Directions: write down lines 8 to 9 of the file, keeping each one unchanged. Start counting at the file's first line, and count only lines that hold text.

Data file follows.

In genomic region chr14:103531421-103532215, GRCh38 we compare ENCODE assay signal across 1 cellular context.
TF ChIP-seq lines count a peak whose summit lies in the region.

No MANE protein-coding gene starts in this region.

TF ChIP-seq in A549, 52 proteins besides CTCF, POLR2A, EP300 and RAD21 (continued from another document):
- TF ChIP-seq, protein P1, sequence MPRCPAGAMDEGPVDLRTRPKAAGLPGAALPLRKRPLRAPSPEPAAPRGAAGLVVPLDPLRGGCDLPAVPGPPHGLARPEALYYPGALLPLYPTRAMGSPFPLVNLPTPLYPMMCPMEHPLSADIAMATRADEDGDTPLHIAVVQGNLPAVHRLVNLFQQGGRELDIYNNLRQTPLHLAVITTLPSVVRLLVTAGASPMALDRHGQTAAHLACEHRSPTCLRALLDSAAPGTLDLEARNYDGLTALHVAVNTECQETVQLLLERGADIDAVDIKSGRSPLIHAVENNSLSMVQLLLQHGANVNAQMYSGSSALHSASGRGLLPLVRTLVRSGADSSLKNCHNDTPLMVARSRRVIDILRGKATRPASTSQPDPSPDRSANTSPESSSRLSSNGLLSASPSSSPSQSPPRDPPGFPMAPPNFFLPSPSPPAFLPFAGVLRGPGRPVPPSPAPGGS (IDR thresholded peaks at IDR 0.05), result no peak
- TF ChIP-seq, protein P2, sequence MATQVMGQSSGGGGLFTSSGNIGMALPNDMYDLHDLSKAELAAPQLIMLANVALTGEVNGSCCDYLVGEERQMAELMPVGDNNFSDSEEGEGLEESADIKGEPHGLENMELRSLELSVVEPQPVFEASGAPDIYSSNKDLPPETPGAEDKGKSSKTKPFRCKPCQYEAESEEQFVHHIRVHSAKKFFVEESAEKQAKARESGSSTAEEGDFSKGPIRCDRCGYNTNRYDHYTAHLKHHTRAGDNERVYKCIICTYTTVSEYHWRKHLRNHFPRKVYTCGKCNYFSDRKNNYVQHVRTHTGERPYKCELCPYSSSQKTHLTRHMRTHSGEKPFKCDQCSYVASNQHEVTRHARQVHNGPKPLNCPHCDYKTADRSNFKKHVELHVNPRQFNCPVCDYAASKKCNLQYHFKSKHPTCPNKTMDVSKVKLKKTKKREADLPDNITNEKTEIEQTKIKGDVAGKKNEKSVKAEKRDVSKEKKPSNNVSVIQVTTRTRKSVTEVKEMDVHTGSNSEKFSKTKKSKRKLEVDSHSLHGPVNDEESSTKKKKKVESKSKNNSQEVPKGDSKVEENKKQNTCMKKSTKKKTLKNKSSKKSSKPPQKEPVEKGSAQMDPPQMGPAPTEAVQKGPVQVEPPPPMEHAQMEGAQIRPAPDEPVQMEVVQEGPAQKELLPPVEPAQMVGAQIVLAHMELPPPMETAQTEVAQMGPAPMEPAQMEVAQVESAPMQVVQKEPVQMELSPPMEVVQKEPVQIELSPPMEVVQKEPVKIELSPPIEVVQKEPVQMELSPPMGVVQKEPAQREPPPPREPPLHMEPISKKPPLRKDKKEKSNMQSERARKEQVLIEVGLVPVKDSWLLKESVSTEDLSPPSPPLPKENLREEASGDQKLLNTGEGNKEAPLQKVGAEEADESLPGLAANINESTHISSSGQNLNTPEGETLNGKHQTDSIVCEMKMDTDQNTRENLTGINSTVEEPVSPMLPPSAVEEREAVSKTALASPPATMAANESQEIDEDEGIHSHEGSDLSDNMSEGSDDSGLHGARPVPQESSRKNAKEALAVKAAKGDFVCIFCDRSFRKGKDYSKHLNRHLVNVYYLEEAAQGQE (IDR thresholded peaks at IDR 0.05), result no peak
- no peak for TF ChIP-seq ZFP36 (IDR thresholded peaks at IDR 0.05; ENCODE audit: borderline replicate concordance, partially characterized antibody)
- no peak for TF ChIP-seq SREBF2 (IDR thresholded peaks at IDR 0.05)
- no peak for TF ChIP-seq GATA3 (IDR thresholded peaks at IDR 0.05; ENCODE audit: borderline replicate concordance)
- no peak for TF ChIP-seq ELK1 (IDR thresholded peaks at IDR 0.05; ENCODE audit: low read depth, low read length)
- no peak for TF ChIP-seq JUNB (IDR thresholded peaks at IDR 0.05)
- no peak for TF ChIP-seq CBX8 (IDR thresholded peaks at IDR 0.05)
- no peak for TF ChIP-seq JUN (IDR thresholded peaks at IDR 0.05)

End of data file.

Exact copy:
- no peak for TF ChIP-seq SREBF2 (IDR thresholded peaks at IDR 0.05)
- no peak for TF ChIP-seq GATA3 (IDR thresholded peaks at IDR 0.05; ENCODE audit: borderline replicate concordance)